The ForeWorld Books

A man did not need to understand the words to know what was being said. Music, like violence, crossed all languages.

I have been absent for a long time, but I would hope that this post is a worthy reintroduction. Namely, of the books I have read over the last few months the books in the ForeWorld saga are the ones which I would consider best. Best for several reasons, that is, and the last of those would be the quality of the writing. Do not misunderstand me here, the books are written well but individually they are all far weaker than the universe together, a true sum of the parts being more than the parts individually.

So, what is ForeWorld? ForeWorld is an alternative history series of books that spans many years — I have only managed to acquaint myself with the ones that deal with the Medieval Era thus far, and I have not read all of them. I have gone through the five-part main series though, starting with ‘Mongoliad’ that spans three books, and continues in ‘Katabasis’ and ‘Siege Perilous’. I have also read approximately six of the SideQuests which introduce new or existing characters in greater detail.

The message in the books is vague while I am trying to pin it down right now, but reading all of the books gave me an understanding of something. The storyline that continues from the first book to the fifth one is so loosely connected in some ways and yet more binding than anything that could have been created.

The other bit which impresses me so very much is the fact that the story, while not unrealistic in the sense of success/failure, feels as if it is highly unlikely. And there it starts to differ from so many other highly unlikely quests that we have read about (say Frodo to Mt Doom) for in ForeWorld death is common and people know the value of their lives. Some battles are worth it while others are not.

The main protagonists are knights of a military order, Of the Virgin Defender, which is created as a mythical and mystical home for the magical warriors and is generally referred to as the Shield Brethern. The members are all different, a master strategist, a healer, warriors, longbowman, and so forth. The Order began apparently in the Greek times when it was created as a way to embrace and worship Athena in fighting under her name and banner, and then later converted to the Christian ways — ensuring that not all of the members care that much about the Church.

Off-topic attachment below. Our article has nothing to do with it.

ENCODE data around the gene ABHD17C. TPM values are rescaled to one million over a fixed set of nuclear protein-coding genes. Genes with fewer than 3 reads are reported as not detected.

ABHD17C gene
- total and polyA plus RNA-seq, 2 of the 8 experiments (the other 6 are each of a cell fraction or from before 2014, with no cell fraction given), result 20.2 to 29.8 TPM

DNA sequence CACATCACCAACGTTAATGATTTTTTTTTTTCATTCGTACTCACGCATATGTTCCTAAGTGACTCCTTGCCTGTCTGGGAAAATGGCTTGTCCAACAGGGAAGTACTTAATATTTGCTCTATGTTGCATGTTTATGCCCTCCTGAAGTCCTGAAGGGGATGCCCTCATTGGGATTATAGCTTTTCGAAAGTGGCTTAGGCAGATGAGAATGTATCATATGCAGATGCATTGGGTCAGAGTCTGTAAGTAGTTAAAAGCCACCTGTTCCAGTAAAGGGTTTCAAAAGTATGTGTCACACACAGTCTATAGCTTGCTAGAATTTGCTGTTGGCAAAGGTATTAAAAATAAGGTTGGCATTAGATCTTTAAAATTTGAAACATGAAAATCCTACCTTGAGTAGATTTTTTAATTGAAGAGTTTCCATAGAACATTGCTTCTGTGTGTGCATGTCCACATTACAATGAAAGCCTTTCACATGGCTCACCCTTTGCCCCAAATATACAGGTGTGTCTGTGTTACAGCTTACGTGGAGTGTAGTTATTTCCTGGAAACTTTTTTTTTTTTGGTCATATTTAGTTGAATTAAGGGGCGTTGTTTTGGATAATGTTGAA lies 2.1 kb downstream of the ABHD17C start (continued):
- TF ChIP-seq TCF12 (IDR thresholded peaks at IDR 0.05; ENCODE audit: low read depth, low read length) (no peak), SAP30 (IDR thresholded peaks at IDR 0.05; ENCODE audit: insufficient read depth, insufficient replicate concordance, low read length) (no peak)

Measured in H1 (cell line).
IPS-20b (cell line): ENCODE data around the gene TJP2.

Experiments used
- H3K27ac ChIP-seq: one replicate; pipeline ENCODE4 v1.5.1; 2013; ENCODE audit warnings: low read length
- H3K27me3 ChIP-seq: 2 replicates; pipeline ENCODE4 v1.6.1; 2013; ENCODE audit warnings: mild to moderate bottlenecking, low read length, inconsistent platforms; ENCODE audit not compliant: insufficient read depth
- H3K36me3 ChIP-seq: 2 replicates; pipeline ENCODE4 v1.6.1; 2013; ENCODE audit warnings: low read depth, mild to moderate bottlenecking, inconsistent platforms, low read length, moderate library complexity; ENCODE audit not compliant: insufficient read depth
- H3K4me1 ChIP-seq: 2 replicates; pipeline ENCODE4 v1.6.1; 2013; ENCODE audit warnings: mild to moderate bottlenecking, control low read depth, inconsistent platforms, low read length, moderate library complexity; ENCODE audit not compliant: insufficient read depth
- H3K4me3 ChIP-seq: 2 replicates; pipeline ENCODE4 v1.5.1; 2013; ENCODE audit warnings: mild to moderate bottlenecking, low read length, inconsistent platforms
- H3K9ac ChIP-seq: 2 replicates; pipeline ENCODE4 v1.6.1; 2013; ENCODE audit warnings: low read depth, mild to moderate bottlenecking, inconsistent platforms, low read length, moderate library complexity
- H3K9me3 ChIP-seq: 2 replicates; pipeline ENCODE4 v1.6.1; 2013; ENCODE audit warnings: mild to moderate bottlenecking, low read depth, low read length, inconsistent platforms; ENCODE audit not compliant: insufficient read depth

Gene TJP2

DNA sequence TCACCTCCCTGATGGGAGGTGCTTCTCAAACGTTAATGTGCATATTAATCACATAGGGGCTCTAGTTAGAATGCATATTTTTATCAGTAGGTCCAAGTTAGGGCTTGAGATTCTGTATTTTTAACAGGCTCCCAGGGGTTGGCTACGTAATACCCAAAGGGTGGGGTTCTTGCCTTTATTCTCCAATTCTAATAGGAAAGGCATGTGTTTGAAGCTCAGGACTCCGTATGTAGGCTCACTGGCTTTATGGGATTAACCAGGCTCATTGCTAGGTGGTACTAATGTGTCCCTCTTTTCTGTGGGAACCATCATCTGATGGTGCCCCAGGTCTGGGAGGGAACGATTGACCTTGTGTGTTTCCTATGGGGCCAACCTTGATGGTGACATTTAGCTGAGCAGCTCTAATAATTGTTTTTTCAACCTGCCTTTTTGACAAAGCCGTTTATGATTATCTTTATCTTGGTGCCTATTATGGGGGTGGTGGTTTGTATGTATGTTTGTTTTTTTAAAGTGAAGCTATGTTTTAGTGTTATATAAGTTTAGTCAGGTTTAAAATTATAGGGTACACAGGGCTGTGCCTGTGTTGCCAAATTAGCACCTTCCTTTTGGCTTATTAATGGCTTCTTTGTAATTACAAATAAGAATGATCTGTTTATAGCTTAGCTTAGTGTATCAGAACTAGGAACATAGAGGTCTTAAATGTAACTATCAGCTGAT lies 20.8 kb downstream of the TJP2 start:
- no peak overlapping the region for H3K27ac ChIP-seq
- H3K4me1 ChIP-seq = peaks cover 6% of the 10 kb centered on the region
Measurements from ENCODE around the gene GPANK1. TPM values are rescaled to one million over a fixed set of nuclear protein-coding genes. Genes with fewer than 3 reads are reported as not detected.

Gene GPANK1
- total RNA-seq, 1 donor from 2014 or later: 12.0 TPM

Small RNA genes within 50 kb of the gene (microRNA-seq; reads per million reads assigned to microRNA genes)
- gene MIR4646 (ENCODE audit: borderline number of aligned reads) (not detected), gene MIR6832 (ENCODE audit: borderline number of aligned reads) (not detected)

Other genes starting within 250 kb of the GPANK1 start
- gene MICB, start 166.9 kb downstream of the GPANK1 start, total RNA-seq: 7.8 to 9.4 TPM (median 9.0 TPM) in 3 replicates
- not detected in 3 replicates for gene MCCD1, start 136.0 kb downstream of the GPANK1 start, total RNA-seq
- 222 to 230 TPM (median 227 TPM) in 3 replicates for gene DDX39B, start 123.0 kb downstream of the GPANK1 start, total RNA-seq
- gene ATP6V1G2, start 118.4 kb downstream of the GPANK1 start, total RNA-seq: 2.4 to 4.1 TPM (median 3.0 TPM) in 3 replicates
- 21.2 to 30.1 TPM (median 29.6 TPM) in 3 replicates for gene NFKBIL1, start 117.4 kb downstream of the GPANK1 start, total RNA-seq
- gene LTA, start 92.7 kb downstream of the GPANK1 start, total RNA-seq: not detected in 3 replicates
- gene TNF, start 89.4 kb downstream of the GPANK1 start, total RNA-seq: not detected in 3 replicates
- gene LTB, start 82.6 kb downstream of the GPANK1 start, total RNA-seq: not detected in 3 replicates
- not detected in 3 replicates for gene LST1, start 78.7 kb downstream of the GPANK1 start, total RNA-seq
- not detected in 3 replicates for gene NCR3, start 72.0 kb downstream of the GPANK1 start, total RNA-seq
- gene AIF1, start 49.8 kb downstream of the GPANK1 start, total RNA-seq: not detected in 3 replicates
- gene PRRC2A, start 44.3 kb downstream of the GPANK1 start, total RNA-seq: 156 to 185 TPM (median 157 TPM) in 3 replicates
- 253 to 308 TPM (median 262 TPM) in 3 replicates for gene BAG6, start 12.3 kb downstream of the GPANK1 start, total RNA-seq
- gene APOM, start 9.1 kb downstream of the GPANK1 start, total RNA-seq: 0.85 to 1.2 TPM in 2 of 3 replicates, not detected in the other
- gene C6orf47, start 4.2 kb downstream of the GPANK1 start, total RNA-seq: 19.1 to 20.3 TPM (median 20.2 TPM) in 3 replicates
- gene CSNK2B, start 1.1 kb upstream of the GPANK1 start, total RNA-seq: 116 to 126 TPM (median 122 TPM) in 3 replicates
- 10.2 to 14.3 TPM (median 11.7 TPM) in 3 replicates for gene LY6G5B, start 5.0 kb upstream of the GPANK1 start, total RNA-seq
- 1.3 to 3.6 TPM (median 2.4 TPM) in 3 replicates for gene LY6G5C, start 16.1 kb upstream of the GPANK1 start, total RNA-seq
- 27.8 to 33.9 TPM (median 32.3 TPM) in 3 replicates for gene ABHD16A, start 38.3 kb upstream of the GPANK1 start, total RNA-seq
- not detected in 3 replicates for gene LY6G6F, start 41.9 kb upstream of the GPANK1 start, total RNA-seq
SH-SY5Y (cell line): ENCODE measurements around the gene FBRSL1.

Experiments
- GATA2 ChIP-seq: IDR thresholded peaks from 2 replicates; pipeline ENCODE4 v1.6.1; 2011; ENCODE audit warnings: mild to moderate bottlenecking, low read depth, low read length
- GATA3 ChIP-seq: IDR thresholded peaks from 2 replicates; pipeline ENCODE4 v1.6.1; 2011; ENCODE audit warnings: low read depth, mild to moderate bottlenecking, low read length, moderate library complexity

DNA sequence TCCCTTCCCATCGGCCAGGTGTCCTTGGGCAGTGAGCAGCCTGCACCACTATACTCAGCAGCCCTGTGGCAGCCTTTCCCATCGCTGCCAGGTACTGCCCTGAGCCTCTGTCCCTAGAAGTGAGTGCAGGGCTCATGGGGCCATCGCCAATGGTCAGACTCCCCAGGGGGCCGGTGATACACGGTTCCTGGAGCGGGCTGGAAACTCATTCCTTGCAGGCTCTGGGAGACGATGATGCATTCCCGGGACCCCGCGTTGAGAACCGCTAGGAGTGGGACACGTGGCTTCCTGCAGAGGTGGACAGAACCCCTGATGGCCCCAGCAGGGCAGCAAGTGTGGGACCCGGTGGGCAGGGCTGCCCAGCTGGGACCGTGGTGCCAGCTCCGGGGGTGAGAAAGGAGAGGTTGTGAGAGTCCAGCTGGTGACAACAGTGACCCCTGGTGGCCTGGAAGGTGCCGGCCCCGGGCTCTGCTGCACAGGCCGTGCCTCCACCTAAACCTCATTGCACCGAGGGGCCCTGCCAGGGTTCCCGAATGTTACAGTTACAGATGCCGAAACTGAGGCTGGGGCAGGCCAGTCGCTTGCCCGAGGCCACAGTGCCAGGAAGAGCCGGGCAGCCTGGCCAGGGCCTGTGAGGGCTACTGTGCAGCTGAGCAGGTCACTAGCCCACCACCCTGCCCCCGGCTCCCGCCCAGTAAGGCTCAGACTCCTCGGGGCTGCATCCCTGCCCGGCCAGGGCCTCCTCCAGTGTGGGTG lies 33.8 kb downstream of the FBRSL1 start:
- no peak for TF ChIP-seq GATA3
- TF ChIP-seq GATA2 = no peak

The antagonists are far more varied in character and ability. Some of them are ephemeral (drinking) while others are far more defined (Knights of the Livonian Sword Brethern). Likewise, it is very difficult to give a good overview of them without going into much detail but suffice to say they are thorough in their attempts to do what is good for themselves (as everyone generally does).

What is the main quest, you may be wondering at this point… These knights of the Shield Brethern are such grandiose warriors that in 1240, when Hordes of Mongols threatened to swamp Europe under their hooves, they formed a party with the explicit reason of riding into the far East and finding the Mongol Khan of Khans. And killing him.

Seems slightly insane, doesn’t it?

And, yet, why it feels strange is probably because of the scope of thought involved. What can man not do? Why is this not the way forward?

“How strange it is that we who claim to rule the earth so rarely chance to touch it.”

Maybe what I like most is the fact that a lot of the characters have their own weird sense of humour which sometimes comes up with profound sayings whilst most of the time it is not as sophisticated. The story and the characters feel real, and that is the best that can be said about anything.

Each of our lives have no meaning, except that which we give them by our deeds, and by how our comrades remember us.

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